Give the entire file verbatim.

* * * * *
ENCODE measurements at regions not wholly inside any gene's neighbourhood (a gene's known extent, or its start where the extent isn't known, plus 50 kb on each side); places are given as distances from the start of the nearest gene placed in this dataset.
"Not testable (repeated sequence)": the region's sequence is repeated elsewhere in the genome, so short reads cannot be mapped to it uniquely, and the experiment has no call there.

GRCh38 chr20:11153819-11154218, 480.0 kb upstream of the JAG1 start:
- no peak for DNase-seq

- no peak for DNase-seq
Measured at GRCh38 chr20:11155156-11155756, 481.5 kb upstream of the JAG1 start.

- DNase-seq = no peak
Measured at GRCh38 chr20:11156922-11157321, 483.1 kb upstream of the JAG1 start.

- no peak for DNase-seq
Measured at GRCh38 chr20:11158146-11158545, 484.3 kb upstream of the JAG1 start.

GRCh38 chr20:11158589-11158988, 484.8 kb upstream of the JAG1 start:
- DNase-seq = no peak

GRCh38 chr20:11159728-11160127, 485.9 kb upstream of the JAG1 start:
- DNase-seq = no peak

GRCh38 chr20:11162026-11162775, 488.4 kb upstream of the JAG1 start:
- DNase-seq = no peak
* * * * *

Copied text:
ENCODE measurements at regions not wholly inside any gene's neighbourhood (a gene's known extent, or its start where the extent isn't known, plus 50 kb on each side); places are given as distances from the start of the nearest gene placed in this dataset.
"Not testable (repeated sequence)": the region's sequence is repeated elsewhere in the genome, so short reads cannot be mapped to it uniquely, and the experiment has no call there.

GRCh38 chr20:11153819-11154218, 480.0 kb upstream of the JAG1 start:
- no peak for DNase-seq

- no peak for DNase-seq
Measured at GRCh38 chr20:11155156-11155756, 481.5 kb upstream of the JAG1 start.

- DNase-seq = no peak
Measured at GRCh38 chr20:11156922-11157321, 483.1 kb upstream of the JAG1 start.

- no peak for DNase-seq
Measured at GRCh38 chr20:11158146-11158545, 484.3 kb upstream of the JAG1 start.

GRCh38 chr20:11158589-11158988, 484.8 kb upstream of the JAG1 start:
- DNase-seq = no peak

GRCh38 chr20:11159728-11160127, 485.9 kb upstream of the JAG1 start:
- DNase-seq = no peak

GRCh38 chr20:11162026-11162775, 488.4 kb upstream of the JAG1 start:
- DNase-seq = no peak